When ER doctor Elizabeth Clayborne's maternity leave was wrapping up and she prepared to return to work, protecting her family was at the top of her mind.
"As a mother, you always are going to do your best to protect yourself and your children," said Clayborne, an adjunct assistant professor of emergency medicine at the University of Maryland School of Medicine.
In the emergency room on any given day, about a third of her patients she's treating have COVID. It's given this doctor reason to advocate for something many of us don't talk about: advance care planning.
It's simple in concept: What type of care would you want if you became too sick to tell the doctor yourself? Dr. Clayborne says especially during COVID, anyone, even young people, can make an advance care plan.
"If you've not thought personally about what you would want done if you got into a medical emergency, I as a physician then have to call your family and ask, you know, what's going on? What's the history of this person? What do you want me to do?"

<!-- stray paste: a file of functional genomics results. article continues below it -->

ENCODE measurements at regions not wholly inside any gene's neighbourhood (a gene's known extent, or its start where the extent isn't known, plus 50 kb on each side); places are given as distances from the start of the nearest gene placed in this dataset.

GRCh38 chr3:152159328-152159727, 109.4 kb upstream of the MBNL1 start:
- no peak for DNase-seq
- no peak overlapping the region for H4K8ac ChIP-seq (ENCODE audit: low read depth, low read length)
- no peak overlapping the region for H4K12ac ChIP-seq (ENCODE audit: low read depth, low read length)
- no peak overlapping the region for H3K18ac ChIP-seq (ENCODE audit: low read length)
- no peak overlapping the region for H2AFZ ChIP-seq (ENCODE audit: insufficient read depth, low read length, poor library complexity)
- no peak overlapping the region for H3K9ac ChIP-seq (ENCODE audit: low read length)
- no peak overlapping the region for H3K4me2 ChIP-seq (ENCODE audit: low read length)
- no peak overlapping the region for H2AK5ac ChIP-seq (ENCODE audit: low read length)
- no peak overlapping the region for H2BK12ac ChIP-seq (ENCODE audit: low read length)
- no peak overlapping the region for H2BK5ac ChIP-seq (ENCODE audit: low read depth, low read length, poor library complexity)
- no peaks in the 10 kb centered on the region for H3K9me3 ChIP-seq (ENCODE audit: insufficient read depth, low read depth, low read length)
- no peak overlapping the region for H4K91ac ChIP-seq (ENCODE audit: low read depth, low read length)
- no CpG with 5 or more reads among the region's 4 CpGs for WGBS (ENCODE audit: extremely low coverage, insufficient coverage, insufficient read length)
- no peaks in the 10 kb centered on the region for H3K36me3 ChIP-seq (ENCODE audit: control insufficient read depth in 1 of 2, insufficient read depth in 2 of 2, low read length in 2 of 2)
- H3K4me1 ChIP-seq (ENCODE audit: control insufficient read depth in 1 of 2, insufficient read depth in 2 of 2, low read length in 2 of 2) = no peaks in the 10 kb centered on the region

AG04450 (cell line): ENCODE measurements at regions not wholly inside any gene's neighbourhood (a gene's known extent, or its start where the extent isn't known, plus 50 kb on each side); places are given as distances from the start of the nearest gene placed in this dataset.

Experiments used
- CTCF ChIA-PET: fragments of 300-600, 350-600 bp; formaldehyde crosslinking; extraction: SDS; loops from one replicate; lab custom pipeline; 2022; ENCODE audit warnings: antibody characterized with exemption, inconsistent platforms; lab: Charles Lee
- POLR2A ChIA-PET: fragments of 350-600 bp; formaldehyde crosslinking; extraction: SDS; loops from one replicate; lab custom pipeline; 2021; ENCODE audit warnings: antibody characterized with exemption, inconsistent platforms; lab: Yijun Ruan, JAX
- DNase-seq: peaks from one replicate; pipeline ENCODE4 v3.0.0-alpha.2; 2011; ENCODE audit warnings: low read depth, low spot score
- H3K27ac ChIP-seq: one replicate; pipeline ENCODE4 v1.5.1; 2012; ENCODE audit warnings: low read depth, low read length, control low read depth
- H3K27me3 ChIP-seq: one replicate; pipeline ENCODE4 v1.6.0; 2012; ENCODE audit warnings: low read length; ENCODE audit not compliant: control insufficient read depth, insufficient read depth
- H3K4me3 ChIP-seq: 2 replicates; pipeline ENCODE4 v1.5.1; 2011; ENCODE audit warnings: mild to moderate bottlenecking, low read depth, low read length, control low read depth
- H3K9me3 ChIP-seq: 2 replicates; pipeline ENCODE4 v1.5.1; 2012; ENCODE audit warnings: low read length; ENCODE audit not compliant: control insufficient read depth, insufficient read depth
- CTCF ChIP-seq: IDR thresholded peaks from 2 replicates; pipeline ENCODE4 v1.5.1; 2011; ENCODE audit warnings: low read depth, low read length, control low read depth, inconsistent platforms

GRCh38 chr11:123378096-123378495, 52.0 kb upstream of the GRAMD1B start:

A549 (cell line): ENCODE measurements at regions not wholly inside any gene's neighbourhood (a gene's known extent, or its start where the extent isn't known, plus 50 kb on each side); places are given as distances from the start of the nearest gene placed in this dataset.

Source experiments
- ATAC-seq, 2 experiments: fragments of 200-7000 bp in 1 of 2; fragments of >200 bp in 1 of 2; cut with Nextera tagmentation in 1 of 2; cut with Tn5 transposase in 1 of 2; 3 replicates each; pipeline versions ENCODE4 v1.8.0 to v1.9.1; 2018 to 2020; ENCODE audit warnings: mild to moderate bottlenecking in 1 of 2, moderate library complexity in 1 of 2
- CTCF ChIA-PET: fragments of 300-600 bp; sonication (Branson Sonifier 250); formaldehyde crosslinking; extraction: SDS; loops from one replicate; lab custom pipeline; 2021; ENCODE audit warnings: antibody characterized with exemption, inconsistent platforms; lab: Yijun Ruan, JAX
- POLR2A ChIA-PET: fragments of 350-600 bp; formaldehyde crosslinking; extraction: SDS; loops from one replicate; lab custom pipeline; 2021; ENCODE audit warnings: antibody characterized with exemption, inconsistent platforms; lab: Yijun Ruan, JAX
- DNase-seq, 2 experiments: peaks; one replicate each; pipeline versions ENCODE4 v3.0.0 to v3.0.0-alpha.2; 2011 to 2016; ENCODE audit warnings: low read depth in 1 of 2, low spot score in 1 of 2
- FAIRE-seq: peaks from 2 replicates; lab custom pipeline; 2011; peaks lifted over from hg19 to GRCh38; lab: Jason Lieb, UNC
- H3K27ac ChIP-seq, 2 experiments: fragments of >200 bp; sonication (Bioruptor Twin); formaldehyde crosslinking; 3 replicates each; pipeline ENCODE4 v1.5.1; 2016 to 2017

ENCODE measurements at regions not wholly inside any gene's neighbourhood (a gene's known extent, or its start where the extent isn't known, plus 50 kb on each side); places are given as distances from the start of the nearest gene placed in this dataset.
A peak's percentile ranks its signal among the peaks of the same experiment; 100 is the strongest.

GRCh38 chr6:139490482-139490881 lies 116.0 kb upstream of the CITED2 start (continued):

Research from the University of Pennsylvania showed the number of completed advanced care plans rose by about five times during the pandemic than before. Clayborne has one for herself and her family members, she says, after seeing too many difficult and raw conversations from her patients.
"The family member trying to make a decision might be under a lot of pressure and stress to talk or think about issues related to end-of-life care or medical admissions that they've never discussed before," she said.
Now that she's back at work, Dr. Clayborne still thinks about protecting her family, getting her first dose of Pfizer's COVID vaccine this week.
"I need some kind of extra layer of protection."
She adds while it may seem grim talking about something like an advance care plan, especially around the holidays, it's helpful to consider it.
"Now is the time for you to talk to your family, take this holiday time when you're Zooming or, you know, video chatting with your loved ones to say: 'Hey, what is our emergency plan? Who makes decisions for our loved ones? Where have we documented that?'"